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[with-draw-uh l, -drawl, with-] /wɪðˈdrɔ əl, -ˈdrɔl, wɪθ-/
Also, withdrawment. the act or condition of withdrawing.
Pharmacology. the act or process of ceasing to use an addictive drug.
coitus interruptus.
Origin of withdrawal
1740-50; withdraw + -al2 Unabridged
Based on the Random House Dictionary, © Random House, Inc. 2015.
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Examples from the web for withdrawal
  • After you quit smoking, you will have some withdrawal symptoms.
  • The philanthropy's impending withdrawal has aroused anxiety about what.
  • But opposition to the war does not translate directly into support for immediate withdrawal.
  • withdrawal symptoms tend to disappear in two to four days, though they can last up to a week or more.
  • Addiction and withdrawal readily explain why caffeine both causes and relieves caffeine withdrawal headache.
  • withdrawal symptoms vary, depending on the abused substance.
  • Working with jerks is problematic, but there are several considerations for interaction other than submission or withdrawal.
  • But nutrient withdrawal takes time, and the process leaves the leaves vulnerable to damage from sunlight.
  • Also call if new symptoms develop, especially symptoms of alcohol withdrawal.
  • The philanthropy's impending withdrawal has aroused.
British Dictionary definitions for withdrawal


an act or process of withdrawing; retreat, removal, or detachment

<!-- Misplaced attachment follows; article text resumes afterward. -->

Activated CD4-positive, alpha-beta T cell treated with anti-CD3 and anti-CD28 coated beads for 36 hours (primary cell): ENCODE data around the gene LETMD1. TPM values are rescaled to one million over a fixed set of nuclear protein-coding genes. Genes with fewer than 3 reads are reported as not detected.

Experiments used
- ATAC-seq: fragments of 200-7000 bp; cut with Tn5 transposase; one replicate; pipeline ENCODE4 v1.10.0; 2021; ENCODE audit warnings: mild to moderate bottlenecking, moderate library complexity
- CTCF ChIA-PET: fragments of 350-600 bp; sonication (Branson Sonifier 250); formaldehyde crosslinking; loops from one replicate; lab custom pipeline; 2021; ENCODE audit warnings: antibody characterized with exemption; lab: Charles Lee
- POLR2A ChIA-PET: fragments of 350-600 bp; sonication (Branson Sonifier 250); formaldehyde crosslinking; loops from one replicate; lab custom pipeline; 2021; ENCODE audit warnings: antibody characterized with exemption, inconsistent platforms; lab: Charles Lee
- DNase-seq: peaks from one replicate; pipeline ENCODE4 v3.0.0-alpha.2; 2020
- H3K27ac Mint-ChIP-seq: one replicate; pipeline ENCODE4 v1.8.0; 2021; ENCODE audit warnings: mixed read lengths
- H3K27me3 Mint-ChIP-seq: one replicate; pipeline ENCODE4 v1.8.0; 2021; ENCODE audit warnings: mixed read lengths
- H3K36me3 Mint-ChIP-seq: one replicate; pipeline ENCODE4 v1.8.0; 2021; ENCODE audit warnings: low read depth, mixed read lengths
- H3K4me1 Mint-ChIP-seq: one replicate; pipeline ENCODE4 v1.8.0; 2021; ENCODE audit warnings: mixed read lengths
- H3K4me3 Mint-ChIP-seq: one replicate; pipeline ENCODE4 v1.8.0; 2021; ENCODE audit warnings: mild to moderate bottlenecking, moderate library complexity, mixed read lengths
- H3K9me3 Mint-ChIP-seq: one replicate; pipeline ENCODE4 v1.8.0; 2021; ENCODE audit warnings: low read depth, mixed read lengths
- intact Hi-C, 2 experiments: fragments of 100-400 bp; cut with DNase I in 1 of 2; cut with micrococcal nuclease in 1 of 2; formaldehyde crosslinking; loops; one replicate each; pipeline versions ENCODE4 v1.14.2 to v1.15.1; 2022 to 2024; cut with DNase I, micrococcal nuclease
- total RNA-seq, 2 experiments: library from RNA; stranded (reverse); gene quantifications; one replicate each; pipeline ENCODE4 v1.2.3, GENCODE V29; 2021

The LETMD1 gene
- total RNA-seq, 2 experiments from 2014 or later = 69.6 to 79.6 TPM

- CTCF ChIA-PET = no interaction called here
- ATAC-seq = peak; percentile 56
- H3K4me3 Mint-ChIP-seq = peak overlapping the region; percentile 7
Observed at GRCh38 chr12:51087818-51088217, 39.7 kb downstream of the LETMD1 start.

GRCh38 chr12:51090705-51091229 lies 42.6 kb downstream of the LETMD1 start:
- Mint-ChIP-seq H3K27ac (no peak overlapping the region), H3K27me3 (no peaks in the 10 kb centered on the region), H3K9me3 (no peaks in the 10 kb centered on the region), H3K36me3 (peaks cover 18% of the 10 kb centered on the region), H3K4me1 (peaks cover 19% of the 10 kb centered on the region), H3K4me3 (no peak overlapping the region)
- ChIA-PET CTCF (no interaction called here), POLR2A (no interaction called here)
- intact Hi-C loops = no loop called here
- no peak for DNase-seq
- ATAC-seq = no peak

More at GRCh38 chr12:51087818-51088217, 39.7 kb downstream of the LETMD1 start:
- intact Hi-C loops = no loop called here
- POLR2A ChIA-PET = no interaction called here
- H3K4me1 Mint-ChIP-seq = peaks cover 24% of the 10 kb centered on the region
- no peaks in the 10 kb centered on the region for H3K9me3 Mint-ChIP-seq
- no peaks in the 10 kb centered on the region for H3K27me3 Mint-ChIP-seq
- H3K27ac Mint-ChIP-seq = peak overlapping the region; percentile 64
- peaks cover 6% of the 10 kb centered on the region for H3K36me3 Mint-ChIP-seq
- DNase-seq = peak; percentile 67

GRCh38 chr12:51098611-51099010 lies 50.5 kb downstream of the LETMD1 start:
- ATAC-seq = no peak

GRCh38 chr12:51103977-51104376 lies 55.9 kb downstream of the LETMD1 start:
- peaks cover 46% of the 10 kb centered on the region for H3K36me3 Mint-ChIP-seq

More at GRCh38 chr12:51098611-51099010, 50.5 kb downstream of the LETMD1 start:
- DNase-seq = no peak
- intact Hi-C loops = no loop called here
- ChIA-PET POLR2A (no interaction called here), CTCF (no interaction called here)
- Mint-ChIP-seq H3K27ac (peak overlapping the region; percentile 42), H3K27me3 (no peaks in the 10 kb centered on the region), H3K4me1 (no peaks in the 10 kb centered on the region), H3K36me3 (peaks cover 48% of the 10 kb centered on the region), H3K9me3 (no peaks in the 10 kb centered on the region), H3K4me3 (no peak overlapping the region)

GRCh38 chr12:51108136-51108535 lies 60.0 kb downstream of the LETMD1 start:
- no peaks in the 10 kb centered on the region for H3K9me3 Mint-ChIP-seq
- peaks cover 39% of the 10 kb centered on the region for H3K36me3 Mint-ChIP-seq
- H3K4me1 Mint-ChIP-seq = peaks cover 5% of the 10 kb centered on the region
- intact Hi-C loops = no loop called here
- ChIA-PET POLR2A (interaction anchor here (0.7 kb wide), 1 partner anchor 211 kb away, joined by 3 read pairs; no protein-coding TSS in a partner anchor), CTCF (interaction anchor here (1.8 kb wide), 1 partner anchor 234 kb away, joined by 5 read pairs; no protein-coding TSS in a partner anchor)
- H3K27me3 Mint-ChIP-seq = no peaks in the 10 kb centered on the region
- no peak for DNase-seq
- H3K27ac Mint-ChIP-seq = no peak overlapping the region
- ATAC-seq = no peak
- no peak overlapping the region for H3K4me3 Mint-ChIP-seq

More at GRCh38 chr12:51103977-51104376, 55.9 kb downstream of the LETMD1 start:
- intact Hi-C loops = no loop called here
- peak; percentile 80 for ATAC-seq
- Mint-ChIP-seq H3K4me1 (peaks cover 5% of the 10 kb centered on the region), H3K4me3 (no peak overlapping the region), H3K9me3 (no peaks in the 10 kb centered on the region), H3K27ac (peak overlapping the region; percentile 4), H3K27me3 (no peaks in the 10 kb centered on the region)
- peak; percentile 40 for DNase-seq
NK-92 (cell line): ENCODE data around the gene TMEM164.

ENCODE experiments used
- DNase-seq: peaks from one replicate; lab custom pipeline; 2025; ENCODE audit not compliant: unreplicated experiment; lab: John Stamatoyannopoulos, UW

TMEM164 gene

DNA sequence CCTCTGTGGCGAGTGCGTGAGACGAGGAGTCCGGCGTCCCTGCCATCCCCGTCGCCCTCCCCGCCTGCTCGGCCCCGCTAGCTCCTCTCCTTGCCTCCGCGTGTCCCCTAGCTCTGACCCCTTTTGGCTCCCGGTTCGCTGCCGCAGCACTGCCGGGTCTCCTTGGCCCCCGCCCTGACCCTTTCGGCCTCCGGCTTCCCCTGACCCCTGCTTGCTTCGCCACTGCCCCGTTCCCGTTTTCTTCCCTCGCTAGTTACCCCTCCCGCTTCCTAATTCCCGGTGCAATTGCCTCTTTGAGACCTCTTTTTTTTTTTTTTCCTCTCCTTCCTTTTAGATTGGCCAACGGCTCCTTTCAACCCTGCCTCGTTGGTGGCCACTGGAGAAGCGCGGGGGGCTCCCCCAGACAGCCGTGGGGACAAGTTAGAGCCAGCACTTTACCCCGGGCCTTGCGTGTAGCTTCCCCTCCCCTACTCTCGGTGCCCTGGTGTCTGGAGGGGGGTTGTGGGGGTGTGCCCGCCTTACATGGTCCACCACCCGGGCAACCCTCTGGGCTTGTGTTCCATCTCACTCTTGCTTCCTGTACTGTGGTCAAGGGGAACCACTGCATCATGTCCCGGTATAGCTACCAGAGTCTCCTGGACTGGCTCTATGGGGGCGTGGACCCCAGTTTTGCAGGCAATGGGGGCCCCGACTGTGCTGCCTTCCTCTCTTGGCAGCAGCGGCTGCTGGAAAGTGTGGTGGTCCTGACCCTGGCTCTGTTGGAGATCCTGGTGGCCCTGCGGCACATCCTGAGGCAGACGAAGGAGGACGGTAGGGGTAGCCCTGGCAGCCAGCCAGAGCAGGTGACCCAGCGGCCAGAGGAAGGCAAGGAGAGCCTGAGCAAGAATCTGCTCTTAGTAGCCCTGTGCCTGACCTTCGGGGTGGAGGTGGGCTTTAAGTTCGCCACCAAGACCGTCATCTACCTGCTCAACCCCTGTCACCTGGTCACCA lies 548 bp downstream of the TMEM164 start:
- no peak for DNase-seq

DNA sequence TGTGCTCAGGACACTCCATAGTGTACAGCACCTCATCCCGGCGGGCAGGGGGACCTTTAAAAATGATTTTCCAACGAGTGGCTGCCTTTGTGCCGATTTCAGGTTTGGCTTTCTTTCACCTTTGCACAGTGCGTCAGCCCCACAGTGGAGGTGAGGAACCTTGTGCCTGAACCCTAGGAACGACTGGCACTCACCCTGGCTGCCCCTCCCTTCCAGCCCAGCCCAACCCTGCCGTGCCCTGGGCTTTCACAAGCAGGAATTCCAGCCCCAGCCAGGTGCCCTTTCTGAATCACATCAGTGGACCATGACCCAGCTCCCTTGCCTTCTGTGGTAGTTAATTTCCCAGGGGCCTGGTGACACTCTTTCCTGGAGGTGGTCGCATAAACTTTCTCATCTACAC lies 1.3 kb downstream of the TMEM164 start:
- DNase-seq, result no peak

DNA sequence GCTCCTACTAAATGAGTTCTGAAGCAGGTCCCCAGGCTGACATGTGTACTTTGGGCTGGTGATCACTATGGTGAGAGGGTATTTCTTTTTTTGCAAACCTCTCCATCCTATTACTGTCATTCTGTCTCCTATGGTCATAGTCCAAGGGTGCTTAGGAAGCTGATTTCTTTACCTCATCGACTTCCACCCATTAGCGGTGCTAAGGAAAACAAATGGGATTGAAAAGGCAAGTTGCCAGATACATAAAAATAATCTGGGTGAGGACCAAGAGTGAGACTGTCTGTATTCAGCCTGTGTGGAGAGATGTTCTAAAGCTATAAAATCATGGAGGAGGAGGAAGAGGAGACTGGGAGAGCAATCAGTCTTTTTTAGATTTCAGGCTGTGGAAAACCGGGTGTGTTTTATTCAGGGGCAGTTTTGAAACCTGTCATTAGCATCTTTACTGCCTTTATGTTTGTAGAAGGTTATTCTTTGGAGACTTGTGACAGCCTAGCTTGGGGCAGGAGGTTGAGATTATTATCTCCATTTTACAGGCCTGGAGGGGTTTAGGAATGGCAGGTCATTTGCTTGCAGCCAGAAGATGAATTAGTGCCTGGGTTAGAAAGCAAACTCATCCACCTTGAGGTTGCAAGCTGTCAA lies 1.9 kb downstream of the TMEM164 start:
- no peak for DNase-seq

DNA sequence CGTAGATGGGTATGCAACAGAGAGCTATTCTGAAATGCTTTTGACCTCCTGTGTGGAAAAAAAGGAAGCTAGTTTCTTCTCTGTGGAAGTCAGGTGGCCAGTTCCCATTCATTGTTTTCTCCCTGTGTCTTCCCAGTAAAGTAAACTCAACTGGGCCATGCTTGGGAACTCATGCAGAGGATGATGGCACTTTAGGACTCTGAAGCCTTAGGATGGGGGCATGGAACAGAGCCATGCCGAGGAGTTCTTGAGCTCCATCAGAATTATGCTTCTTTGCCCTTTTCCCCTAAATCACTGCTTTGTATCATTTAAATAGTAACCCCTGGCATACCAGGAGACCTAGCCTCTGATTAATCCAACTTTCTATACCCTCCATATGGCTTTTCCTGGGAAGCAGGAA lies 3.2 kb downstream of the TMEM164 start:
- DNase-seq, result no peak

the period a drug addict goes through following abrupt termination in the use of narcotics, usually characterized by physical and mental symptoms (withdrawal symptoms)
Collins English Dictionary - Complete & Unabridged 2012 Digital Edition
© William Collins Sons & Co. Ltd. 1979, 1986 © HarperCollins
Publishers 1998, 2000, 2003, 2005, 2006, 2007, 2009, 2012
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Word Origin and History for withdrawal

1820s, "act of taking back," also "retraction of a statement," from withdraw + -al (2). Earlier words in the same sense were withdrawment (1640s); withdraught (mid-14c.). Meaning "removal of money from a bank, etc." is from 1861; psychological sense is from 1916; meaning "physical reaction to the cessation of an addictive substance" is from 1929 (with an isolated use from 1897; withdrawal symptoms is from 1924). As a synonym for coitus interruptus from 1889.

Online Etymology Dictionary, © 2010 Douglas Harper
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withdrawal in Medicine

withdrawal with·draw·al (wĭð-drô'əl, wĭth-)

  1. Detachment, as from social or emotional involvement.

  2. Discontinuation of the use of an addictive substance.

  3. The physiological and mental readjustment that accompanies such discontinuation.

  4. A pattern of behavior, observed in schizophrenia and depression, that is characterized by a pathological retreat from interpersonal contact and social involvement and that leads to self-preoccupation.

The American Heritage® Stedman's Medical Dictionary
Copyright © 2002, 2001, 1995 by Houghton Mifflin Company. Published by Houghton Mifflin Company.
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withdrawal in Science
  (wĭ-drô'əl, wĭth-)   
Discontinuation of the use of an addictive substance. The symptoms of withdrawal include headache, diarrhea, and tremors and can range from mild to life threatening, depending on the extent of the body's reliance on the addictive substance.
The American Heritage® Science Dictionary
Copyright © 2002. Published by Houghton Mifflin. All rights reserved.
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